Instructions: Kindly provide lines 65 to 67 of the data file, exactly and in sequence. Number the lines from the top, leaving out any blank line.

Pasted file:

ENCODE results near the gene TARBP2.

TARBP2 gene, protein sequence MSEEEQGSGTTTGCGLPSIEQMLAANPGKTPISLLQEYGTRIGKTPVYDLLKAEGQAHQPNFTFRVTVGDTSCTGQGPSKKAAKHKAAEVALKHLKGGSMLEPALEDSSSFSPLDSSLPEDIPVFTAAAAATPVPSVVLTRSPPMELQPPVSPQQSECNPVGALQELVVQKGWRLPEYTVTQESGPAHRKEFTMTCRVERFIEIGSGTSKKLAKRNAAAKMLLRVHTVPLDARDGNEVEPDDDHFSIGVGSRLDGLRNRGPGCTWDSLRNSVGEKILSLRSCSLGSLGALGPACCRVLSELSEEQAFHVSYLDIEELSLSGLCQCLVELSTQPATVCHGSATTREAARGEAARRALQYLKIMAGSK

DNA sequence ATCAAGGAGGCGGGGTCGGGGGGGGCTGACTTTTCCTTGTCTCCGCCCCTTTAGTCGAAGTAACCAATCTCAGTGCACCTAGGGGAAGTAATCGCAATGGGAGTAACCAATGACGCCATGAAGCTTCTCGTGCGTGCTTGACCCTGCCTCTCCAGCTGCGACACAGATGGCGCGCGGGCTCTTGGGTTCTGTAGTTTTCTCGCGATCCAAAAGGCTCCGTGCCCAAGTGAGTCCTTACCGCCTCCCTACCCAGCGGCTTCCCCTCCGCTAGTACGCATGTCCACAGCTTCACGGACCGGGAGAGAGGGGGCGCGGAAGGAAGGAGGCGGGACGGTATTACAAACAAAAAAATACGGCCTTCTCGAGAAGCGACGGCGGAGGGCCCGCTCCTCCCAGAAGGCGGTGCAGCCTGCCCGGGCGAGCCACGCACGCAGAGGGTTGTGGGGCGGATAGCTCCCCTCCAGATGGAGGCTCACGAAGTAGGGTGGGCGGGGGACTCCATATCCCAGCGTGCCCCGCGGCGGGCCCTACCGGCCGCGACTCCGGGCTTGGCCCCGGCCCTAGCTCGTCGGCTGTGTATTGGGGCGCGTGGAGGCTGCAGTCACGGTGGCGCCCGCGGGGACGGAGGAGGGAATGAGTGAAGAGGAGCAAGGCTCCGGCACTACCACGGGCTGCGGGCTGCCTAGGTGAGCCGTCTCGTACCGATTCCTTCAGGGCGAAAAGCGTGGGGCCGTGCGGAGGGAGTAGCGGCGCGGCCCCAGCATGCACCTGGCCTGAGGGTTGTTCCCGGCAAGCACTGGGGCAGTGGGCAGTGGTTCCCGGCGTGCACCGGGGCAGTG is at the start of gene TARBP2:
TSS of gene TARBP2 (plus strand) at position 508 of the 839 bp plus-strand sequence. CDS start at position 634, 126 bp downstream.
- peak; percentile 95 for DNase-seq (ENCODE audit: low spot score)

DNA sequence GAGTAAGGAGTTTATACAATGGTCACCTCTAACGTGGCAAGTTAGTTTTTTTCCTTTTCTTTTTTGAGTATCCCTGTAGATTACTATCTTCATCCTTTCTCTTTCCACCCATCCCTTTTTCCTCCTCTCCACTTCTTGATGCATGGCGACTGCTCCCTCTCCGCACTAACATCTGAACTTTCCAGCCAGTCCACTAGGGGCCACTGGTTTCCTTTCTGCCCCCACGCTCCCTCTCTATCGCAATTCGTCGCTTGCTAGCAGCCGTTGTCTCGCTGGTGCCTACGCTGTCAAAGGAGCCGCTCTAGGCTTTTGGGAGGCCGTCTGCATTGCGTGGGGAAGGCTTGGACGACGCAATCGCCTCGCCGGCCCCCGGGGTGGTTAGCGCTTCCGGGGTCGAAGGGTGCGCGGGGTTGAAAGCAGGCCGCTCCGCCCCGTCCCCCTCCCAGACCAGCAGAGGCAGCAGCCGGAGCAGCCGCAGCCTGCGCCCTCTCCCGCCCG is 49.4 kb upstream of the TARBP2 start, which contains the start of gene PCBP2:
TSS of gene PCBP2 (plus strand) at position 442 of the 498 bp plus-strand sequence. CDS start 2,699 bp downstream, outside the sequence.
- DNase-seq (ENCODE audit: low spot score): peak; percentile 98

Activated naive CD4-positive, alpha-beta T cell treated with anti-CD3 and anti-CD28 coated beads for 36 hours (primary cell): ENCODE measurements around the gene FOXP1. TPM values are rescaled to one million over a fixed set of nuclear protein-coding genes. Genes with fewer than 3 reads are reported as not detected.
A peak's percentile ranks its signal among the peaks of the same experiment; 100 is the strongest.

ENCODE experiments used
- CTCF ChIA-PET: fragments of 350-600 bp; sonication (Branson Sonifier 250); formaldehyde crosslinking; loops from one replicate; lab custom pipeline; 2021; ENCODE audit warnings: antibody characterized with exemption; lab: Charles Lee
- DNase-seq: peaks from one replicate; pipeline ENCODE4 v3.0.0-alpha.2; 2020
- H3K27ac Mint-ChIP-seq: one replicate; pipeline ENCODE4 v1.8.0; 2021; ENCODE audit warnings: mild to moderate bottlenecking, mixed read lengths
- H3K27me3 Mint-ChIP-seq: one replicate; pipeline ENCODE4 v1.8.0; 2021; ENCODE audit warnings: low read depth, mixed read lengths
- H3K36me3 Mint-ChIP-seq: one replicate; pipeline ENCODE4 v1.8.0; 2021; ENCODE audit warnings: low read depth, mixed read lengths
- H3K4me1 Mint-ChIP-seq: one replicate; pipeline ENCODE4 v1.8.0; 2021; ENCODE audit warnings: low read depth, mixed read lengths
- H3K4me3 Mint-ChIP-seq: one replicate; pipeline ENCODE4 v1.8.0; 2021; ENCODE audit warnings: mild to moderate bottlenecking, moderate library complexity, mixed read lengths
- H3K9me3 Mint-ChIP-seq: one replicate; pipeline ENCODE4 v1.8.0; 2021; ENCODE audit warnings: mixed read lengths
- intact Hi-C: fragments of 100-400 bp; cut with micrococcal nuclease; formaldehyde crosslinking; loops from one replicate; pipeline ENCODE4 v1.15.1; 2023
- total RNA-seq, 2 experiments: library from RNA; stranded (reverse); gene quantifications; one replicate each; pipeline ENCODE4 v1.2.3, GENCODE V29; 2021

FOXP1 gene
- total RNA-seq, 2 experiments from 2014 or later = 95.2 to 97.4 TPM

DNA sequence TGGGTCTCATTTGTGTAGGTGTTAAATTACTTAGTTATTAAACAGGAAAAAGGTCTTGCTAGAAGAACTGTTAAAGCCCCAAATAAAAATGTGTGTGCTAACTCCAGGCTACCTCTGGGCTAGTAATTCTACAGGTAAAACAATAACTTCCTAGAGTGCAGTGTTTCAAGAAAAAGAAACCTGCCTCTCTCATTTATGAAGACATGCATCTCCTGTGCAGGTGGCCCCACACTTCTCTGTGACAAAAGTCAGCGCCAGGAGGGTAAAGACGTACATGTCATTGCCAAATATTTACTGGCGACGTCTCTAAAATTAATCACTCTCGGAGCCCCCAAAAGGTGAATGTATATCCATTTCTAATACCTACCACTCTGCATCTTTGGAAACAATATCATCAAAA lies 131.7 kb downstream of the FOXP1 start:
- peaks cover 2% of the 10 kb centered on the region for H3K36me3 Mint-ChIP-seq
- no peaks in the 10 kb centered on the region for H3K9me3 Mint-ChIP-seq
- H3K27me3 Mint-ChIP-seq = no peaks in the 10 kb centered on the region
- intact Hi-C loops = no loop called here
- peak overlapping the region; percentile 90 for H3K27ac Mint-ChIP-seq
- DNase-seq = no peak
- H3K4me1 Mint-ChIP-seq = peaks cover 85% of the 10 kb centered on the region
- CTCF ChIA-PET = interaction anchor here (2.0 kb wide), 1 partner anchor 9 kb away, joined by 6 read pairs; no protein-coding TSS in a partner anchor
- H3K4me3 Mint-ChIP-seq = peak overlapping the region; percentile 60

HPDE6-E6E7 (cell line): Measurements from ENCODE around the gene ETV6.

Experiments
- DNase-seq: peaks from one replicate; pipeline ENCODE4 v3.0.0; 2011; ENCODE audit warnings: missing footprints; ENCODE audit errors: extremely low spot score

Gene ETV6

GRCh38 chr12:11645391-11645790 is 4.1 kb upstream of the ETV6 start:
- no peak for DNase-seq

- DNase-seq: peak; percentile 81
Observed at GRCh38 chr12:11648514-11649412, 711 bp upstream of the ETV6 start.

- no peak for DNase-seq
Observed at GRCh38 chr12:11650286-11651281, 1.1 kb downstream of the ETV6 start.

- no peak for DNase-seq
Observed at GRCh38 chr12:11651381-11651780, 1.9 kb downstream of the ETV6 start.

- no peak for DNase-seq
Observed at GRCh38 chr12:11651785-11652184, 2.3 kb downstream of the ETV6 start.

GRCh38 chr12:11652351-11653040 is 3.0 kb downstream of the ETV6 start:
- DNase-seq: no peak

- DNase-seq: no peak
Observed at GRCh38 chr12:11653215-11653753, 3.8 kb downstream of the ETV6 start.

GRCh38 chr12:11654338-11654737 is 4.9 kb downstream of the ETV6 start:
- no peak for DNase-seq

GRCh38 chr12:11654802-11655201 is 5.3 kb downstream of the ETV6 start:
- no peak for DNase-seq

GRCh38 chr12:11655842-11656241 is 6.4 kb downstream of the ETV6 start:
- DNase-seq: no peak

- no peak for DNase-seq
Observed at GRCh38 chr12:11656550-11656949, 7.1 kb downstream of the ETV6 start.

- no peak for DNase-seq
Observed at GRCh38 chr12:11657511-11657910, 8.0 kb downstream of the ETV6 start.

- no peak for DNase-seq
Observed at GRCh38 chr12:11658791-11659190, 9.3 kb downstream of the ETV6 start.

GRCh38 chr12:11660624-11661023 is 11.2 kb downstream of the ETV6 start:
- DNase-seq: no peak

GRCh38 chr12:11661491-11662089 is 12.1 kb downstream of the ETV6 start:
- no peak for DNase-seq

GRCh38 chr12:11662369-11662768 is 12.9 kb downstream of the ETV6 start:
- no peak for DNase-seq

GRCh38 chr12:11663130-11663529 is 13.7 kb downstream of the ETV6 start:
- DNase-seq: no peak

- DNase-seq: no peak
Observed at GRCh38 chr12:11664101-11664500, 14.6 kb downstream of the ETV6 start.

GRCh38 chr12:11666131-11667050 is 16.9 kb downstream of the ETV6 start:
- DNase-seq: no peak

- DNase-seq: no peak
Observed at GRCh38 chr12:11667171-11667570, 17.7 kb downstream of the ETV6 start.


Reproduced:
- DNase-seq: no peak

GRCh38 chr12:11661491-11662089 is 12.1 kb downstream of the ETV6 start:
- no peak for DNase-seq